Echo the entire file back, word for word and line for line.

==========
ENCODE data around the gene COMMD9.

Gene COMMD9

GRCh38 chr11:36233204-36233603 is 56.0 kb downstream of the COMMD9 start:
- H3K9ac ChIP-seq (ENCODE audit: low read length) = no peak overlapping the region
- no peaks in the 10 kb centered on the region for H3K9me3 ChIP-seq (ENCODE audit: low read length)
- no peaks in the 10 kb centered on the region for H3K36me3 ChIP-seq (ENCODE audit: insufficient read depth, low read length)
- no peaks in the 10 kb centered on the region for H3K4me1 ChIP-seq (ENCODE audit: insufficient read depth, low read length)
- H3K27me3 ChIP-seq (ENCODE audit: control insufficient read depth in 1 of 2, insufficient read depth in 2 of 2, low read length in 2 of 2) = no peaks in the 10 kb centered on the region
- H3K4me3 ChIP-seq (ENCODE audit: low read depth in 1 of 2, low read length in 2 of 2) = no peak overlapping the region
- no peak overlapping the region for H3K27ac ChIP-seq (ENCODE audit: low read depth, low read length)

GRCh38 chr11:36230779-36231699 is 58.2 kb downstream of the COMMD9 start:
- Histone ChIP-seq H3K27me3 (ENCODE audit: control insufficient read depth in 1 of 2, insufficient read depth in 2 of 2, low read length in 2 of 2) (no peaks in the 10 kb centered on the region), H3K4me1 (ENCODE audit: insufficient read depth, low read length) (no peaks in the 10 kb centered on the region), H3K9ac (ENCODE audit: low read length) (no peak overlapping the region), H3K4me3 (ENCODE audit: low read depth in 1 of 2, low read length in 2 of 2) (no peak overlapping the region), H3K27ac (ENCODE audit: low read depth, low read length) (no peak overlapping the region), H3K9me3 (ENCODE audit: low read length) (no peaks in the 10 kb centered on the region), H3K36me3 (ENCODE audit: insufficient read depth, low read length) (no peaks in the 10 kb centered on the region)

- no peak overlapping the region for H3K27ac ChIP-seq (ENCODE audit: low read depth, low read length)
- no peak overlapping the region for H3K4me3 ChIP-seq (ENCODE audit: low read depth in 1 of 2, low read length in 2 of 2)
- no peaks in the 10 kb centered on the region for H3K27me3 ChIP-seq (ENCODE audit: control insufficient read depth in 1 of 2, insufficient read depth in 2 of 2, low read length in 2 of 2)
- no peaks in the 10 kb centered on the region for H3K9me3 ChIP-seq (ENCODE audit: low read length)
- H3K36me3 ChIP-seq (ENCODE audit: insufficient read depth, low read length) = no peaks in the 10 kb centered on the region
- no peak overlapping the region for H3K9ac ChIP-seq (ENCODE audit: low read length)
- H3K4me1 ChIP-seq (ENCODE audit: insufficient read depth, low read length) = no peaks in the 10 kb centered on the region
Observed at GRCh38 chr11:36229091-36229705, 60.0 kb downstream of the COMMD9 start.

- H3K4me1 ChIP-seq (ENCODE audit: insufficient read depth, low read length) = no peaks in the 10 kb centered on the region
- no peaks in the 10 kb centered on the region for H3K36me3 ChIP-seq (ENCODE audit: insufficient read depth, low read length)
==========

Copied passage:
ENCODE data around the gene COMMD9.

Gene COMMD9

GRCh38 chr11:36233204-36233603 is 56.0 kb downstream of the COMMD9 start:
- H3K9ac ChIP-seq (ENCODE audit: low read length) = no peak overlapping the region
- no peaks in the 10 kb centered on the region for H3K9me3 ChIP-seq (ENCODE audit: low read length)
- no peaks in the 10 kb centered on the region for H3K36me3 ChIP-seq (ENCODE audit: insufficient read depth, low read length)
- no peaks in the 10 kb centered on the region for H3K4me1 ChIP-seq (ENCODE audit: insufficient read depth, low read length)
- H3K27me3 ChIP-seq (ENCODE audit: control insufficient read depth in 1 of 2, insufficient read depth in 2 of 2, low read length in 2 of 2) = no peaks in the 10 kb centered on the region
- H3K4me3 ChIP-seq (ENCODE audit: low read depth in 1 of 2, low read length in 2 of 2) = no peak overlapping the region
- no peak overlapping the region for H3K27ac ChIP-seq (ENCODE audit: low read depth, low read length)

GRCh38 chr11:36230779-36231699 is 58.2 kb downstream of the COMMD9 start:
- Histone ChIP-seq H3K27me3 (ENCODE audit: control insufficient read depth in 1 of 2, insufficient read depth in 2 of 2, low read length in 2 of 2) (no peaks in the 10 kb centered on the region), H3K4me1 (ENCODE audit: insufficient read depth, low read length) (no peaks in the 10 kb centered on the region), H3K9ac (ENCODE audit: low read length) (no peak overlapping the region), H3K4me3 (ENCODE audit: low read depth in 1 of 2, low read length in 2 of 2) (no peak overlapping the region), H3K27ac (ENCODE audit: low read depth, low read length) (no peak overlapping the region), H3K9me3 (ENCODE audit: low read length) (no peaks in the 10 kb centered on the region), H3K36me3 (ENCODE audit: insufficient read depth, low read length) (no peaks in the 10 kb centered on the region)

- no peak overlapping the region for H3K27ac ChIP-seq (ENCODE audit: low read depth, low read length)
- no peak overlapping the region for H3K4me3 ChIP-seq (ENCODE audit: low read depth in 1 of 2, low read length in 2 of 2)
- no peaks in the 10 kb centered on the region for H3K27me3 ChIP-seq (ENCODE audit: control insufficient read depth in 1 of 2, insufficient read depth in 2 of 2, low read length in 2 of 2)
- no peaks in the 10 kb centered on the region for H3K9me3 ChIP-seq (ENCODE audit: low read length)
- H3K36me3 ChIP-seq (ENCODE audit: insufficient read depth, low read length) = no peaks in the 10 kb centered on the region
- no peak overlapping the region for H3K9ac ChIP-seq (ENCODE audit: low read length)
- H3K4me1 ChIP-seq (ENCODE audit: insufficient read depth, low read length) = no peaks in the 10 kb centered on the region
Observed at GRCh38 chr11:36229091-36229705, 60.0 kb downstream of the COMMD9 start.

- H3K4me1 ChIP-seq (ENCODE audit: insufficient read depth, low read length) = no peaks in the 10 kb centered on the region
- no peaks in the 10 kb centered on the region for H3K36me3 ChIP-seq (ENCODE audit: insufficient read depth, low read length)